Outlines Of New Testament History -Rev. Francis E. Gigot D.D.



              1. The Sons of Herod the Great:

              Herod Philip II.





                                          Herod Antipas






              2. Immediate Roman Domination over Judæa:

              When imposed?





                            How exercised?

              Under Augustus.


                            Under Tiberius.




              3. The Internal Divisions:
















              1. The Temple of Jerusalem:

              Situation and general aspect.


                            Description of enclosures and of Temple proper.




              2. The Aaronitical Priesthood:

              The simple priests.


                            The high priest (social and religious influence).




              3. The Synagogues:

              Origin and development.


                            Organization and authority.




              4. The Scribes:

              Who they were and how divided?


                            On what did they rest their traditions?




              5. The Sanhedrim:

              Origin, constitution and authority.


§ 1. Social Condition

1. The Sons of Herod the Great. The last will of Herod the Great having, after a time, been confirmed by Augustus, Palestine was divided between three of his sons:

(1) Herod Philip II., a son of Herod and Cleopatra of Jerusalem, became tetrarch of Gaulanitis, Trachonitis, Batanea, and the district of Panæas. He was a just and moderate ruler, entirely devoted to the duties of his office. He rebuilt Panæas, near the sources of the Jordan, and called it Cæsarea, in honor of the emperor. As he left no children, at his death his dominions were annexed to the Roman province of Syria. He ruled thirty-seven years, from B.C. 4 to A.D. 34.

(2) Herod Antipas, a son of Herod the Great and Malthace, a Samaritan, was appointed tetrarch of Galilee and Peræa. In character he was unscrupulous, tyrannical and weak, cruel and cunning,| though not remorseless. He was a truly Eastern despot, capricious and sensual. In defiance of the Jewish law he had married the wife of Herod Philip—his brother, who was then living as a private citizen in Rome—and this led him to the murder of John the Baptist. It was before this prince that Our Lord appeared at the time of His passion.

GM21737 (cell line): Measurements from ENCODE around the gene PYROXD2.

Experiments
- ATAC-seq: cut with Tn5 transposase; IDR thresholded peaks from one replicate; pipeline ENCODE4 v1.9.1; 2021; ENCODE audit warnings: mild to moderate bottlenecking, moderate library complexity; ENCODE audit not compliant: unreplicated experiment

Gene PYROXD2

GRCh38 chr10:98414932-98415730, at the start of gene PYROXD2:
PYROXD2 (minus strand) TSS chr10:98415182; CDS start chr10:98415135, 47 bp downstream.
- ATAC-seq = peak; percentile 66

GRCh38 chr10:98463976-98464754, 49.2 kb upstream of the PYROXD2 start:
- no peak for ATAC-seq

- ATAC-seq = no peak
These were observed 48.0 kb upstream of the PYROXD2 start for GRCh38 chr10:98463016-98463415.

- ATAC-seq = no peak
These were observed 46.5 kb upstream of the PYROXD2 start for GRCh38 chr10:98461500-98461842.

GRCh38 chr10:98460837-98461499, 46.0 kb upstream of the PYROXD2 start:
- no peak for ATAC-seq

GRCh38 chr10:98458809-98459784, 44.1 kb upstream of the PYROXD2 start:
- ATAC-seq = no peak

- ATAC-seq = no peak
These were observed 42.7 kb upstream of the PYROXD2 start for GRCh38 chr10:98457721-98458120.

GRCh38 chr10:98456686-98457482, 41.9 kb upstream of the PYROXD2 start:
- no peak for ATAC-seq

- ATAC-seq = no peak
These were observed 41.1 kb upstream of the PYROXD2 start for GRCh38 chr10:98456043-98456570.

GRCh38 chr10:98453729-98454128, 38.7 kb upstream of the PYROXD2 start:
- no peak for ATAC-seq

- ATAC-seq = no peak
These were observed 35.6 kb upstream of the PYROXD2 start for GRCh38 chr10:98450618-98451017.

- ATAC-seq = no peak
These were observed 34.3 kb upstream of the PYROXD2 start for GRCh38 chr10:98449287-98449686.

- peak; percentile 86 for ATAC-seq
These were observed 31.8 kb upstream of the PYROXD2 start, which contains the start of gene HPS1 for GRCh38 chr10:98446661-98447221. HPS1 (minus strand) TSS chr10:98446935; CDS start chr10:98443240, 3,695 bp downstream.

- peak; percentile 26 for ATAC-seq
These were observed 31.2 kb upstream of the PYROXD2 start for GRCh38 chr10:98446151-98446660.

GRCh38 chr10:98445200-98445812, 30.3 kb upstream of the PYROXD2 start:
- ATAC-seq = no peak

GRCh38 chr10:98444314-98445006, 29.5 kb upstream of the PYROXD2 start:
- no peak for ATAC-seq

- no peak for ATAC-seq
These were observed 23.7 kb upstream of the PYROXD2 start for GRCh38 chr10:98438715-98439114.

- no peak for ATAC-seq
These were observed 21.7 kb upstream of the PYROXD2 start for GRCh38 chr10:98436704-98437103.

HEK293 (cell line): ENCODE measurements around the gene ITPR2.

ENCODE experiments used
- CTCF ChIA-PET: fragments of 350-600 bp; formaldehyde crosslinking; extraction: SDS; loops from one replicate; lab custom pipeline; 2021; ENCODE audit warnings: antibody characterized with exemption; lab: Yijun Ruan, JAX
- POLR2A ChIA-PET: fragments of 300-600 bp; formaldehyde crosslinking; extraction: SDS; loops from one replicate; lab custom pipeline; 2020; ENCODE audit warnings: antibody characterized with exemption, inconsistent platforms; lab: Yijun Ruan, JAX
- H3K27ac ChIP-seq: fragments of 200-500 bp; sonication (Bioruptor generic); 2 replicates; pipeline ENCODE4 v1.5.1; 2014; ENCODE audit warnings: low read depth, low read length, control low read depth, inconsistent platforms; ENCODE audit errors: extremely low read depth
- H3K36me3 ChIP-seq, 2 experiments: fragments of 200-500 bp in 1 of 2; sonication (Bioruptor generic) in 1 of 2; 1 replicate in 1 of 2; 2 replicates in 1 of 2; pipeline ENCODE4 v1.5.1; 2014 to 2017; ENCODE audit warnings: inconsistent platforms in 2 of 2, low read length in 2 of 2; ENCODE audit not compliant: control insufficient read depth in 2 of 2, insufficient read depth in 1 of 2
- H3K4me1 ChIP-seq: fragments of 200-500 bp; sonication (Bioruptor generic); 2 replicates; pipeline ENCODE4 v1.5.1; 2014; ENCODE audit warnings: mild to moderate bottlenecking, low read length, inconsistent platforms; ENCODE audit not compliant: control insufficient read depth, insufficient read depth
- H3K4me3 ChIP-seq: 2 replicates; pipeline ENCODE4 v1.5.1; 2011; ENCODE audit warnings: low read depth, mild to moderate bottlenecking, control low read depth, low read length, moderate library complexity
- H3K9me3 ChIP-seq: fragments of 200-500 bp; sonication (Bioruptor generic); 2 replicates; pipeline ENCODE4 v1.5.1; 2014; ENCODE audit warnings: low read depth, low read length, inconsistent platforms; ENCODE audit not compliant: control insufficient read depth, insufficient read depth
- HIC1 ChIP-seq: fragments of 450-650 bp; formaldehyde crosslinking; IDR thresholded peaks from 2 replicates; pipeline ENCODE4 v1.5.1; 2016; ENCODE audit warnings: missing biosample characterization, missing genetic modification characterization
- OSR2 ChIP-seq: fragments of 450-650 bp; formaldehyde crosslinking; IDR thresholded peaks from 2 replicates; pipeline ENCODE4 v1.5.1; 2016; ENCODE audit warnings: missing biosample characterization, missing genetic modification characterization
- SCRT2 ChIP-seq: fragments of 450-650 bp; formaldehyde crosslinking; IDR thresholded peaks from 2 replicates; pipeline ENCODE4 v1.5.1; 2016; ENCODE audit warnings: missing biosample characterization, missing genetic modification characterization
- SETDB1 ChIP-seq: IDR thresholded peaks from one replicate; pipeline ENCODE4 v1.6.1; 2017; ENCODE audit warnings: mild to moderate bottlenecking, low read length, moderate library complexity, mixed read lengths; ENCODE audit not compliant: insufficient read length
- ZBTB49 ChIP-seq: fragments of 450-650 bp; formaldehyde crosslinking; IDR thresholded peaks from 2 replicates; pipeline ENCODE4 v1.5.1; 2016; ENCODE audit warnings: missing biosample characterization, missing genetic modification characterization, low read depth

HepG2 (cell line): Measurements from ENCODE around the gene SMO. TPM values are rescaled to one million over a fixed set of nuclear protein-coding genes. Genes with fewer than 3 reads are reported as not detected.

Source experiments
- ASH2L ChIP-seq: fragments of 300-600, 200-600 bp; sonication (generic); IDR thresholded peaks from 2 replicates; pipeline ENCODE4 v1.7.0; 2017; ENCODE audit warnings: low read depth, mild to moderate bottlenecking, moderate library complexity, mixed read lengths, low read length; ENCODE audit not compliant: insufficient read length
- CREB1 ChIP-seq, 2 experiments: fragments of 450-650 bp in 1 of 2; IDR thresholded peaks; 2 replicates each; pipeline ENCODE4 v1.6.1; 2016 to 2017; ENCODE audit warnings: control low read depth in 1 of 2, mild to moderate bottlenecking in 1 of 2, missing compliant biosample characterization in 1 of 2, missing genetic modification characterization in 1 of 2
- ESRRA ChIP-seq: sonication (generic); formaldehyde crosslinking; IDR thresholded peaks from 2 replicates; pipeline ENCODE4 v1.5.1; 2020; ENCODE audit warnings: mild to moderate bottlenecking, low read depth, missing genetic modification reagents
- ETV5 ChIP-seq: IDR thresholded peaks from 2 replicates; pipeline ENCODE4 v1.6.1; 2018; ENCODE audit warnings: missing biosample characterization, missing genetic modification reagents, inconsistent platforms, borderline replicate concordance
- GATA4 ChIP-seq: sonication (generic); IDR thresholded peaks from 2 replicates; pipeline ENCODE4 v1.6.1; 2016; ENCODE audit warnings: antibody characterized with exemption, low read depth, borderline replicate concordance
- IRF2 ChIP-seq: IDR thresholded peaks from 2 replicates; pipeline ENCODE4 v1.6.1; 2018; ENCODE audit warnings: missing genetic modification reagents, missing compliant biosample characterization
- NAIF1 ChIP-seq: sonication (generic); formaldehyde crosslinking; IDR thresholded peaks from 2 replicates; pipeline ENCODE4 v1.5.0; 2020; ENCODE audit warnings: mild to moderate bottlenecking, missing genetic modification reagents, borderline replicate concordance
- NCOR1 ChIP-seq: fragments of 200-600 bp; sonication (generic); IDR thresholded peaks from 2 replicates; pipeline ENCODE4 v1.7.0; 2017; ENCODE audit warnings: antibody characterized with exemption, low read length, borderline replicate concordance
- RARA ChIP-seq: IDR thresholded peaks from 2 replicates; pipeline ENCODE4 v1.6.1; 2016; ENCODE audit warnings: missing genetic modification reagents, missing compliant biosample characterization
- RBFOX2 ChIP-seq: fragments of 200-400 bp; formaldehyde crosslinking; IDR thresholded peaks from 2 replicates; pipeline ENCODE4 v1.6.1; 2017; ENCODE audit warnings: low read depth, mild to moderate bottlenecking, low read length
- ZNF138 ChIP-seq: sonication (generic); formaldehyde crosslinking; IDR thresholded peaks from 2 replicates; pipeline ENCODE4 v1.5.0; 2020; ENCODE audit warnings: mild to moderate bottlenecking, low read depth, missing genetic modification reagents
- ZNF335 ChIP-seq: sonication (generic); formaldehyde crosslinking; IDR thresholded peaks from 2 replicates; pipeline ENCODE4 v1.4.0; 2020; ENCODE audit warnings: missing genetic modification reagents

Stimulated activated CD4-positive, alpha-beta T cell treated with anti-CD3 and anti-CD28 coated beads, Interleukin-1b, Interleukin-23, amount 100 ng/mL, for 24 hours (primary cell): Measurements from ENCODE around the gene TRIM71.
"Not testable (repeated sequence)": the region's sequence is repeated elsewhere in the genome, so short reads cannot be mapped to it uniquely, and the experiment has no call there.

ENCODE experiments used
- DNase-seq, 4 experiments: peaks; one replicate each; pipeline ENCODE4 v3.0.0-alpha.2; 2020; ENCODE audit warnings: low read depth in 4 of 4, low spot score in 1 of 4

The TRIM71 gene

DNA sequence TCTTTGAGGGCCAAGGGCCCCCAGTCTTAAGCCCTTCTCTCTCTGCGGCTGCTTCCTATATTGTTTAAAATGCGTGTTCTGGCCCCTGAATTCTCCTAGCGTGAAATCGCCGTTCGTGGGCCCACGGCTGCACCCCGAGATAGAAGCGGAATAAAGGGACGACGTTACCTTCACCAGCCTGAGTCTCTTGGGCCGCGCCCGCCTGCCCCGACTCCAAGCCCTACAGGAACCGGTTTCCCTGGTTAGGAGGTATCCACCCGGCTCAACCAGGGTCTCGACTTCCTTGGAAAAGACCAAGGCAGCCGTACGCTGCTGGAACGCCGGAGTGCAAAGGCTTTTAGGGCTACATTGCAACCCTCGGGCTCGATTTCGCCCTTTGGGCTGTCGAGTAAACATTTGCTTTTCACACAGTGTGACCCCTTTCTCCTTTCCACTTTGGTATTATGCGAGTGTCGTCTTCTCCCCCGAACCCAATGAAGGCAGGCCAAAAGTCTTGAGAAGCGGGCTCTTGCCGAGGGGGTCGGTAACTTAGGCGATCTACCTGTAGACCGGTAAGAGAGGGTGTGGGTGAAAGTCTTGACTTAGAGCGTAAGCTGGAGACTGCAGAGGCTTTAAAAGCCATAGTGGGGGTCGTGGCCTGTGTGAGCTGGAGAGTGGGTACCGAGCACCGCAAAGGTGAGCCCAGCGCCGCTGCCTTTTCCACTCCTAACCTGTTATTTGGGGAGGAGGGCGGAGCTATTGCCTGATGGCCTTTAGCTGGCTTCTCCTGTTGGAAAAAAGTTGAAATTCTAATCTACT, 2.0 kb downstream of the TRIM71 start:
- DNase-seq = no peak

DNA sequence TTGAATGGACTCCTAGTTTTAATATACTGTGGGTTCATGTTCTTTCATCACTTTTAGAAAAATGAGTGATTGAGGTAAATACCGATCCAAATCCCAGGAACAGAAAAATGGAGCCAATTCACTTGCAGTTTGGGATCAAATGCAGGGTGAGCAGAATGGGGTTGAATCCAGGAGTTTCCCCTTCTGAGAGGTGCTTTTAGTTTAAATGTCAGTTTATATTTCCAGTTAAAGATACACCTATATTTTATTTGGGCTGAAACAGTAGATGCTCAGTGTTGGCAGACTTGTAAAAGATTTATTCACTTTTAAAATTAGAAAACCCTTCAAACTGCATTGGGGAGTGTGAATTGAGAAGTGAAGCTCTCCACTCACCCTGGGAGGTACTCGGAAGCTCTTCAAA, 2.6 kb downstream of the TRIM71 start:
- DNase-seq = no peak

His greatest architectural work was the erection of a city which he called Tiberias, in honor of the emperor. After his banishment to Lyons, in Gaul, his territories were given to Herod Agrippa I., his nephew. He was tetrarch forty-one years, from B.C. 4 to A.D. 38.

(3) Archelaus, like Herod Antipas, was a son of Herod and Malthace. He did not enter upon his possessions without opposition and bloodshed, but Augustus confirmed the will of Herod in its essential provisions. Archelaus received the title of ethnarch, with the promise of that of king if he should rule to the satisfaction of Augustus. His territories included Idumæa, Judæa, and Samaria. By his tyranny and cruelty he roused his subjects to appeal to Rome for redress. He appeared before the emperor, and after his cause was heard he was banished to Vienna, in Gaul. After a rule of ten years (B.C. 4 to A.D. 6) his territories were annexed to the Roman province of Syria, and thus Judæa was placed under the immediate Roman domination.

2. The Immediate Roman Domination over Judæa. The Jews had asked for this direct government of Rome at the death of Herod the Great, in the hope that the Romans would allow them to manage their national affairs after their own customs, under their high priests. This hope was revived by the banishment of Archelaus, but it did not last long. Judæa and Samaria were united to Syria, of which Publius Cyrinus was made president or proprætor, while the immediate direction of affairs was given to a procurator, residing at Cæsarea. The powers of this inferior officer cannot be exactly defined. In general, he was subject to the president of the province; yet, in districts lying far from the main province, he seems to have had a large discretionary power, a considerable number of troops at his disposal, and, in certain cases, the power of life and death.